Deadly toll at nursing homes

  • Brendan Williams, president of the New Hampshire Health Care Association, stretches the thin cloth band of a surgical mask, which was received in a shipment from the federal government, outside Webster at Rye senior care center on Wednesday, July 1, 2020, in Rye, N.H. (AP Photo/Charles Krupa) Charles Krupa

Monitor staff
Published: 7/1/2020 5:50:44 PM

New data from the Centers for Medicare and Medicaid Services shows a harrowing reality for nursing homes across the state, some of which have had nearly a quarter of their residents die from COVID-19.

David Ross, a nursing administrator at Hillsborough County Nursing Home, said this has been the most difficult time for him in his 30 years of working in a nursing home.

Hillsborough has 300 beds. The most recent numbers through June 14 show 158 residents have tested positive for COVID-19 and 21 residents died. The onset of the virus at the facility was sudden and extensive – first, two residents tested positive in March and within 2 days, 34 residents were infected.

While retaining staff and working long shifts has been difficult for the facility, it has been even more difficult to keep spirits up when residents are constantly sent down to the COVID-19 unit.

Ross said it’s especially hard to bring older residents to the unit, who recognize the move likely signifies the end of their lives.

“Residents will ask you ‘am I going to die?’ ” he said. “You don’t want to lie but you don’t want to be truthful.”

Ross and his staff are terrified to open the home up to visitors, which the state has started allowing for facilities that show no evidence of coronavirus infection. Ross worries a visitors will spread the virus and start the whole grueling process all over again.

Most of the time, he said he feels like he’s living in a completely separate world from his friends and family. When they text him about being excited to go back to the office or frustrated they have to wear a mask, Ross can’t bring himself to respond.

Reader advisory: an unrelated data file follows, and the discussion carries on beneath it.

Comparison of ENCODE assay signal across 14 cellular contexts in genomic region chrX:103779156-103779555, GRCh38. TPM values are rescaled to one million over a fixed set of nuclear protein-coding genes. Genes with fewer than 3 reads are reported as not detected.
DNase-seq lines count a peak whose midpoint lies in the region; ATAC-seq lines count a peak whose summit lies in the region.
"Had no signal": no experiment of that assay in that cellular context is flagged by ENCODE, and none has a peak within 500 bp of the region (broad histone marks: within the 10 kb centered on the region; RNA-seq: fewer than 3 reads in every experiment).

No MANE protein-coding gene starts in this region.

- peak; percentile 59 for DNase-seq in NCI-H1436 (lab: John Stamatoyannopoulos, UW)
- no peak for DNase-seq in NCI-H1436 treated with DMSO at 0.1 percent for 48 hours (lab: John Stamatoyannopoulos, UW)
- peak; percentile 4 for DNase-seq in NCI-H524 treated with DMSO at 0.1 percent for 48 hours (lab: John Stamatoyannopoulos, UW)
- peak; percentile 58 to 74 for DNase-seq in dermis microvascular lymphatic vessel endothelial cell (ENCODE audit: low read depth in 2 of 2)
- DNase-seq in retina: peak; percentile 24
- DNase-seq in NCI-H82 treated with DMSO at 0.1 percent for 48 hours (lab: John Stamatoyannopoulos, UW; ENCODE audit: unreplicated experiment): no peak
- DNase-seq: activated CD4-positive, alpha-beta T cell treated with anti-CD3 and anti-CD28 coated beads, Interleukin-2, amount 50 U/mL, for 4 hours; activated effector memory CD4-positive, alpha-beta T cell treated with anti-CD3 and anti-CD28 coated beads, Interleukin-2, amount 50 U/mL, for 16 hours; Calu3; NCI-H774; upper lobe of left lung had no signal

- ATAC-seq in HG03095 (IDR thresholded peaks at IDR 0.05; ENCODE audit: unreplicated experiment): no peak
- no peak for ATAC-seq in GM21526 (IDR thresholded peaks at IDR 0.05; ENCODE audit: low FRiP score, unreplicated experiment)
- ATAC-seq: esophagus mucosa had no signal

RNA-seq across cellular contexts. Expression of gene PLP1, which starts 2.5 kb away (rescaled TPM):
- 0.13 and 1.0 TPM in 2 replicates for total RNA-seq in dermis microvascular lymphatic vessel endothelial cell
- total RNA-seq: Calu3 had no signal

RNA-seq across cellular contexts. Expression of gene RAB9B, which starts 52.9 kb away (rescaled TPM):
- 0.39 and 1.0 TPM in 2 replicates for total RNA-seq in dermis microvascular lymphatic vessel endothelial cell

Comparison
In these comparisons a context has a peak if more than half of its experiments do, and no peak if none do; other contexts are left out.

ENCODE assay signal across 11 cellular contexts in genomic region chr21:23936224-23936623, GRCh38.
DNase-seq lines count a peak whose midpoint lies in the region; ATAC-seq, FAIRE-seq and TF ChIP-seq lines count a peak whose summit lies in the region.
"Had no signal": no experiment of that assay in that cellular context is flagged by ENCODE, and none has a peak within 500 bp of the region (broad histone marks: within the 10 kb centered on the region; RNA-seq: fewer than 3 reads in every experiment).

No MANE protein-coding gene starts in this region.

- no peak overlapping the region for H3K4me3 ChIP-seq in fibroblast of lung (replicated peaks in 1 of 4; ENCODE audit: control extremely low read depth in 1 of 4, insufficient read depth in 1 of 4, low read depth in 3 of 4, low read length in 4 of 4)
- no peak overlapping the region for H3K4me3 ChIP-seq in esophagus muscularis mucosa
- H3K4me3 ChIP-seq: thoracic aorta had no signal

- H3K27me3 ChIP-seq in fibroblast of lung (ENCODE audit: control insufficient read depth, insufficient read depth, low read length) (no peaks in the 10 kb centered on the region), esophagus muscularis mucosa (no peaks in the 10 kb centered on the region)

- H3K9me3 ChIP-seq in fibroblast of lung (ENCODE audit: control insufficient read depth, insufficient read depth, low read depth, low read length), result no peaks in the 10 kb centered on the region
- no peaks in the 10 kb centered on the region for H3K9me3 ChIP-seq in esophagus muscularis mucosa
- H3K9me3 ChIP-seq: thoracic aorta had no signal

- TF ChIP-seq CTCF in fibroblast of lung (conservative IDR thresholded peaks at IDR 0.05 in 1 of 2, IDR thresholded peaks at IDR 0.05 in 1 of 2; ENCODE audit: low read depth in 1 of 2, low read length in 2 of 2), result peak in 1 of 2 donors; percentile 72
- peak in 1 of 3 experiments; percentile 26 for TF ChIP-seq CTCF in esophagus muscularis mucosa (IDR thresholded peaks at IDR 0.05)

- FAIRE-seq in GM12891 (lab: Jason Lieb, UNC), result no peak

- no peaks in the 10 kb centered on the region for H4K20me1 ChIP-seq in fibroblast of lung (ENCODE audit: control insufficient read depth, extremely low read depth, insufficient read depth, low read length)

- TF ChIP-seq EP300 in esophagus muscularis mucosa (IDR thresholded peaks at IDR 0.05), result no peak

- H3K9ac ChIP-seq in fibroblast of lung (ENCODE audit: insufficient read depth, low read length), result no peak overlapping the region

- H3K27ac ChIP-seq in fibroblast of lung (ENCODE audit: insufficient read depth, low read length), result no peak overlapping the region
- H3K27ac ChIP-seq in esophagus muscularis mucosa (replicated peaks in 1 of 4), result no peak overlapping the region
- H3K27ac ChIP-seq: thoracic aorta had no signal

“They just don’t understand what life is like in a place like this,” he said. “You feel so disconnected from the rest of the world. Our reality is so different.”

Statewide, 80% of the total COVID-19 deaths have been related to long term care facilities, which includes staff and residents of nursing homes, assisted living facilities, and long-term chronic care hospitals. Nursing home infections and deaths are a subset of the larger totals.

A look at the numbers

■As of June 14, nursing homes accounted for 14.62% of all COVID-19 cases and 56.56% of the COVID-19 deaths in New Hampshire.

■8 out of 73 nursing homes reported that at least 10% of their residents died from COVID-19.

■10 out of 73 nursing homes reported that at least a quarter of their residents tested positive for COVID-19.

■52 out of 73 nursing homes reported having zero confirmed cases of COVID-19.

■About a quarter of the residents at Crestwood Center, a nursing home in Milford, died from COVID-19.

■About 83% of residents at Hackett Hill Healthcare Center, a nursing home in Manchester, tested positive for COVID-19.

■Pleasant Valley Nursing Home, a facility in Derry, reported the highest number of COVID-19 deaths, 22.

■Hillsborough County Nursing Home, one of the largest facilities in New Hampshire, reported the highest number of positive COVID-19 cases, 158, and the highest number of staff COVID-19 cases, 86. 

■Concord nursing homes that provide Medicare/Medicaid nursing facility services reported no cases of COVID-positive residents.

About the data

This data is self-reported by nursing homes to the federal Centers for Medicare and Medicaid Services and includes data until June 14. Only nursing homes that provide Medicare/Medicaid nursing facility services are included. Percentages were calculated conservatively by using the total amount of beds in a facility. It is likely that not all of the beds at a nursing home are occupied, which would make these percentages higher.




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